Friday, July 20, 2012

Taxonomy and the Trinity

I have been thinking about taxonomy. Maybe it's the variety of tomatoes growing in the greenhouse. Or the different kinds of mice, voles, moles, shrews we are discovering around our "farm." At any rate, taxonomy is on the mind. In that light...before Linnaeus, Aristotle, Adam (all of whom got involved in taxonomy), and before creation – there was only the Trinity. The taxonomy of the Trinity is inherent in the three distinct persons in the one God of the Christian faith: “the Father of Source, who is the origin of all things; the Son or Word, who comes forth from God and takes on human flesh; and the Spirit, the ‘Giver of Life,” who dwells in human hearts and animates the believing community.”[1] Taxonomy is indeed inherent in the Trinity and in His creation. It has been a part of human history since the beginning. Its roots are thoroughly theological rather than specifically scientific. Humans gain their perception of how the items and ideas of life are categorized and classified by living in and listening to the metanarrative that provides the overarching storyline for reality. Some classification is learned in an academic setting (like what is learned in high school biology class), but most human taxonomizing is tacit and learned at an early age.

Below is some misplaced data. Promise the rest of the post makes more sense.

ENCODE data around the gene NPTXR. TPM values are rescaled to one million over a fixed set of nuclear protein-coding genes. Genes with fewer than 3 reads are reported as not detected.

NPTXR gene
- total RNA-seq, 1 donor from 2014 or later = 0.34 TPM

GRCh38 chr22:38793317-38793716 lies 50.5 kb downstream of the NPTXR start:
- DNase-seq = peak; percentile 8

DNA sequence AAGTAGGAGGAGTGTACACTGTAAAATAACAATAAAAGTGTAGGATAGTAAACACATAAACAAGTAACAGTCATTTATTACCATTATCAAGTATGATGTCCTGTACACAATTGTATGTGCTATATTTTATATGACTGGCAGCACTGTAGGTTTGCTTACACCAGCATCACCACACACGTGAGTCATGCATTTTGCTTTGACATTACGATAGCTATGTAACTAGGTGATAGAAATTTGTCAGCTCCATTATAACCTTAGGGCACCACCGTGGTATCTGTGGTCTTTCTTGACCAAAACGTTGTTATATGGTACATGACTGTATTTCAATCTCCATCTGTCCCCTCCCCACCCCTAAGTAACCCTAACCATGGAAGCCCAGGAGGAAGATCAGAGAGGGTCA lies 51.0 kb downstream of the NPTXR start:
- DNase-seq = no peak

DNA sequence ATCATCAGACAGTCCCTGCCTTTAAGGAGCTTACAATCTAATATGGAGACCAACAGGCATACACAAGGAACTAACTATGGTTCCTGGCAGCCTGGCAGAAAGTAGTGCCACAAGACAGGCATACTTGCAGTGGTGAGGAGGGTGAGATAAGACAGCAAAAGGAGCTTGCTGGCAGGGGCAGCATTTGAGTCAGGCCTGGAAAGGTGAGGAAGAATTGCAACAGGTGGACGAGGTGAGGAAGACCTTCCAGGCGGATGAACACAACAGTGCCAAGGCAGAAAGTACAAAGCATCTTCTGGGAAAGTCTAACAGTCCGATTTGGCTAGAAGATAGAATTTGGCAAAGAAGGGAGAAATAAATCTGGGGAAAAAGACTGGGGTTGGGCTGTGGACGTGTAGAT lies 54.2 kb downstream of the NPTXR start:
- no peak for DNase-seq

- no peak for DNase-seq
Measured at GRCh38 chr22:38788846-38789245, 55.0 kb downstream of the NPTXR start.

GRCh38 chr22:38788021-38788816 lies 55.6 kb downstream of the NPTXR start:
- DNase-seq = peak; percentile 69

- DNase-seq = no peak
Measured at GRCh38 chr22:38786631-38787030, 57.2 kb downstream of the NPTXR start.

[1] David S. Cunningham, "The Trinity," in The Cambridge Companion to Postmodern Theology, ed. Kevin J. Vanhoozer (Cambridge: Cambridge University Press, 2003), 186. Note also Cunningham’s caution on using the word “person” in regards to the three persona of the Trinity. He believes “person” as it is used today evokes too much the concept of “individuality, autonomy, and even isolation from external relations” (189).

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